An Idea for a Fun Way to Get Students Correcting/Thinking of Their Own Mistakes

This weekend I had the great pleasure of participating in my first webinar: The 3rd Virtual Round Table Online Conference. It was an amazing experience, I had the pleasure of “running” into many friends from my PLN and loved the sessions I was able to attend.

During the Unconference we all decided on some topics of interest and then each went to a virtual conference room to discuss the theme we had chosen. In the room I went to we talked about error correction – ways we do it, when we do it, etc. We shared ideas, our experiences. There were some great ideas, and I chipped in with an activity I really enjoy doing and the students have the greatest time with it. But most importantly, I believe it to be one of the most effective ways of error correction, because the correction is made by the students; they correct sentences they’ve written. (By the way, for those of you who were in the room, I am sorry if I stumbled or did something wrong – I was extremely nervous about speaking there!)

The idea is not new and I know many of you have probably used it already, but I decided to post it with how I do it and maybe you can find some new twist to it for you to use, or at least it will serve as a reminder and you’ll do it with your students. It’s an auction of sentences. I first came across it many years ago, on a book I bought called “Cem Aulas Sem Tédio” (something like: 100 Classes with no Boredom) by Vanessa Menezes Amorim and Vivian Magalhães. I liked the idea and shaped it to my needs/ideas. And here is how I do it:

  • Split the students into pairs or trios and give each “group” the same amount of fake money.
  • Tell them we’re going to have an auction. Elicit what an auction is and explain what it is if necessary. Teach students some related vocabulary (lot, bid, highest bidder, item, auctioneer).
  • Tell them they’re going to be buying sentences. Some of them will be correct and some will not. An incorrect sentece can have just one mistake or more than one.  They have to say whether the sentence is correct or incorrect. If they correctly identify which type of sentence they’ve bought they get 1 point for it. If the sentence is incorrect they have a chance to correct it and get an extra point for it.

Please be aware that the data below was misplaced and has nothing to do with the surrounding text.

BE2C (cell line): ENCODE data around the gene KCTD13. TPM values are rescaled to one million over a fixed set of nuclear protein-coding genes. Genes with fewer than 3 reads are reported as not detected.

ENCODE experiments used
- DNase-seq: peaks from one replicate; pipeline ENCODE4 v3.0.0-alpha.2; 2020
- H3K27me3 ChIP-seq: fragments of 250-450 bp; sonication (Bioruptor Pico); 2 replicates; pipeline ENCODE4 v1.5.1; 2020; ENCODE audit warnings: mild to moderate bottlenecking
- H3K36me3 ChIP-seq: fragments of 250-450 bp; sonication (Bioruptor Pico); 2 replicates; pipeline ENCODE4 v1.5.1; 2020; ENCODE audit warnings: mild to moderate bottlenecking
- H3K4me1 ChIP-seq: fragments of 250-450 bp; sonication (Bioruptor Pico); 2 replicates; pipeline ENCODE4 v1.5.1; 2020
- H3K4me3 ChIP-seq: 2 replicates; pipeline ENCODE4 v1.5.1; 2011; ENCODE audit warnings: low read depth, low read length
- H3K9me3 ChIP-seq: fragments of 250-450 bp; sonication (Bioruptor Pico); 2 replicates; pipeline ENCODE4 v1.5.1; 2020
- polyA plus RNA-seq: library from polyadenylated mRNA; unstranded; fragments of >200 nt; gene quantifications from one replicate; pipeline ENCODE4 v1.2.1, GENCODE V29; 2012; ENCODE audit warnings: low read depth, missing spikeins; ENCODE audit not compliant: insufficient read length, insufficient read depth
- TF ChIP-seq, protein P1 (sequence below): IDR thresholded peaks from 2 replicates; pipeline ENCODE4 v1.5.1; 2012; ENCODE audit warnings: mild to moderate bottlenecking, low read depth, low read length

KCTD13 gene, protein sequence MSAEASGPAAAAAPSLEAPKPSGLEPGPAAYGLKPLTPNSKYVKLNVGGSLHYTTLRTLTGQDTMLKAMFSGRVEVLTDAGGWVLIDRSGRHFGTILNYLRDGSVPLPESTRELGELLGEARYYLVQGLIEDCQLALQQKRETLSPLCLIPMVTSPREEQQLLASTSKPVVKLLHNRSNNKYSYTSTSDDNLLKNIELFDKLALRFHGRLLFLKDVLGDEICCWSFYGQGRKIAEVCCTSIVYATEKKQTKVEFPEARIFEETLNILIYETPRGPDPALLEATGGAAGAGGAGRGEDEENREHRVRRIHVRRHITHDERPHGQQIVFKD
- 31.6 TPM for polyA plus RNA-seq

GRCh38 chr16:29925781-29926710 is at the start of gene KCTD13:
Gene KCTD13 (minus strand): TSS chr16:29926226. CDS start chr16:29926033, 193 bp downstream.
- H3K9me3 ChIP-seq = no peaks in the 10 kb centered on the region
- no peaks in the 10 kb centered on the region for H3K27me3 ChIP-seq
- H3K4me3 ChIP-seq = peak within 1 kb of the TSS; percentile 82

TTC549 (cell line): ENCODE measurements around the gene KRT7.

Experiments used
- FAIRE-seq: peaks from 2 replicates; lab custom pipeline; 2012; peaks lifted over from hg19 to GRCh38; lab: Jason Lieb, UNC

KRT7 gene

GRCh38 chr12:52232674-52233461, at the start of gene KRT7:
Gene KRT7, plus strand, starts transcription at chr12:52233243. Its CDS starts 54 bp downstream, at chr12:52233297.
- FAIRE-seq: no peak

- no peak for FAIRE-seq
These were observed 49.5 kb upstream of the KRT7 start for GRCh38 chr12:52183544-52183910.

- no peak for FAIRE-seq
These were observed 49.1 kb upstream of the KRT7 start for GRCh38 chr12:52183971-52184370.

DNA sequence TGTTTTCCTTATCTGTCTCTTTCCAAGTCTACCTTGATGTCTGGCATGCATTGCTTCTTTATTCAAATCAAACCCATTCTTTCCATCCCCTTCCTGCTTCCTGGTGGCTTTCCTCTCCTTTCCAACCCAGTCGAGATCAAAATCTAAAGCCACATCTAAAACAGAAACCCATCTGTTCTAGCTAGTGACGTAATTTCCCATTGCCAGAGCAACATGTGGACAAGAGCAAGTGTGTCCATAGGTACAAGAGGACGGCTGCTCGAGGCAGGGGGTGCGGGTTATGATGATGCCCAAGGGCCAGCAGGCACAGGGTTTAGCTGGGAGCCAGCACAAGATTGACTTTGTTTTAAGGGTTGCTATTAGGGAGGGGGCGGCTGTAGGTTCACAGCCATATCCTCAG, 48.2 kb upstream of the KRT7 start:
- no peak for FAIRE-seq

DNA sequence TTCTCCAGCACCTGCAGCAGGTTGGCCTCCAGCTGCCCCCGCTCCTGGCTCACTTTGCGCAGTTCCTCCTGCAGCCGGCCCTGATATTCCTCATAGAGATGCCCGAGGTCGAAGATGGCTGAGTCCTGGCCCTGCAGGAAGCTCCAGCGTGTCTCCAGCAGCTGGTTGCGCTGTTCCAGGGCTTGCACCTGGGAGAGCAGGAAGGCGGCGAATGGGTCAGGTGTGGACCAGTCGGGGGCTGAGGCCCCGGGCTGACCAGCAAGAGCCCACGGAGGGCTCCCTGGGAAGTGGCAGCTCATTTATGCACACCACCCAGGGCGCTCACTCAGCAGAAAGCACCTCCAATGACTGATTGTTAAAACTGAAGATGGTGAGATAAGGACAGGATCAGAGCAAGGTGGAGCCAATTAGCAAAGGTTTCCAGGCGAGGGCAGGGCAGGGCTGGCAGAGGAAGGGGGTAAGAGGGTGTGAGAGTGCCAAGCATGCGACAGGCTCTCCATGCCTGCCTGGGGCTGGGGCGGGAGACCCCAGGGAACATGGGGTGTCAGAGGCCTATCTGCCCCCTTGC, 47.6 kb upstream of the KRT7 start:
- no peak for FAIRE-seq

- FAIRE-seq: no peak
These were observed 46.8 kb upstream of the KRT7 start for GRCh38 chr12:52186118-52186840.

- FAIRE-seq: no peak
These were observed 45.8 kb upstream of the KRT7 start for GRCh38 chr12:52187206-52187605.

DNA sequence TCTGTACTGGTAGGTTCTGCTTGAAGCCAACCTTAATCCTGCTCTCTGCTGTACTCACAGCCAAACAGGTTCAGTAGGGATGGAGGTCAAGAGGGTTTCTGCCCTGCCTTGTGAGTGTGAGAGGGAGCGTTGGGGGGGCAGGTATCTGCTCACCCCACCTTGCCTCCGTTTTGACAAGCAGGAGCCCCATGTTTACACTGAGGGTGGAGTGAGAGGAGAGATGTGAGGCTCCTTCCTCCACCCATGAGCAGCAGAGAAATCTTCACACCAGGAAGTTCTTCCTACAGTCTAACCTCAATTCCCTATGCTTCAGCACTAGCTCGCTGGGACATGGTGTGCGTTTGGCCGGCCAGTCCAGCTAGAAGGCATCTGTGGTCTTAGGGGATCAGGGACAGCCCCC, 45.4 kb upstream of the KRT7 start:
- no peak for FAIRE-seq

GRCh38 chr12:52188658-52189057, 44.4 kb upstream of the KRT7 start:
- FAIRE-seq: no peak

• Tell, before you start the auction, how many sentences there will be, so they can plan their strategy.
  • Start the auction and write one sentece at a time on the board (or you can have it prepared for the IWB). Now, I really get into the role of the auctioneer – it’s quite embarrassing actually: speaking fast, asking for bids, telling them “The next item is from a special vintage edition. Look at the lines…look at the design on this sentence… a great addition to anyone’s sentence collection” and so on – but each to its own. Do it as you feel comfortable with.
  • After you’ve done the “going once, going twice and sold!” write the name of the buyers beside the sentence (I sometimes let them choose a name but many times I create a name by using the first syllable of each student in the group – so Maria, João and Patricia become “majopa” or “jomapa”. Well, you get the idea. They like that!). Collect the money and proceed.
  • Students do not say whether the sentence is correct or incorrect right after they buy it. First all the sentences must be sold, and then they are delivered ;-).
  • After all the sentences have been sold (and are all on the board with the names of the respective buyers beside it), The teacher goes back, reads sentence #1 and then asks its buyers whether it’s correct or incorrect. If it’s correct, fine, they get a point for it. If it’s incorrect then I say “please correct it”. The group has to correct all the mistakes of the sentence to get the extra point. If they can’t do it, any of the other groups can give it a shot at correcting for 1 point. I make the corrections they say on the board, using a different color of marker.
  • If a group doesn’t properly identify whether their sentence is correct or incorrect they don’t get the point. But if it’s incorrect anyone has the opportunity to correct it for 1 point.
  • In the end, the group with most points wins. If there’s a tie, the group with more money left wins – this should be tole in the beginning of the auction, when you explain the rules.


The sentences I use are sentences I collect from the students’ written work as I correct them,  or sentences they have spoken and I’ve written down during a speaking moment or a project presentation. I have a page set aside for this on each groups file. I usually select sentences that have commonly made mistakes, mistakes regarding vocabulary/functions we’ve studied recently, or examples of sentences that were very well written.  It’s funny to see the students’ reaction once they realize, after the first or second sentence, that these are their sentences. 🙂

Now, I am  always fascinated by how much my students get into it. Throughout the auction I can see them writing the sentences down, negotiating whether it’s correct or not, what might be wrong with the sentence. They actually look carefully at the sentences, colaboratively work at analyzing and (if needed) correcting the sentences. They even discuss sentences that were bought by other groups – in the odd chance the buyers may not be able to fully correct a sentence. This is pure student-centered error correction!

I hope you enjoyed my version of a well-know/used activity! And of course I’d love to hear what you think or how you do it! 🙂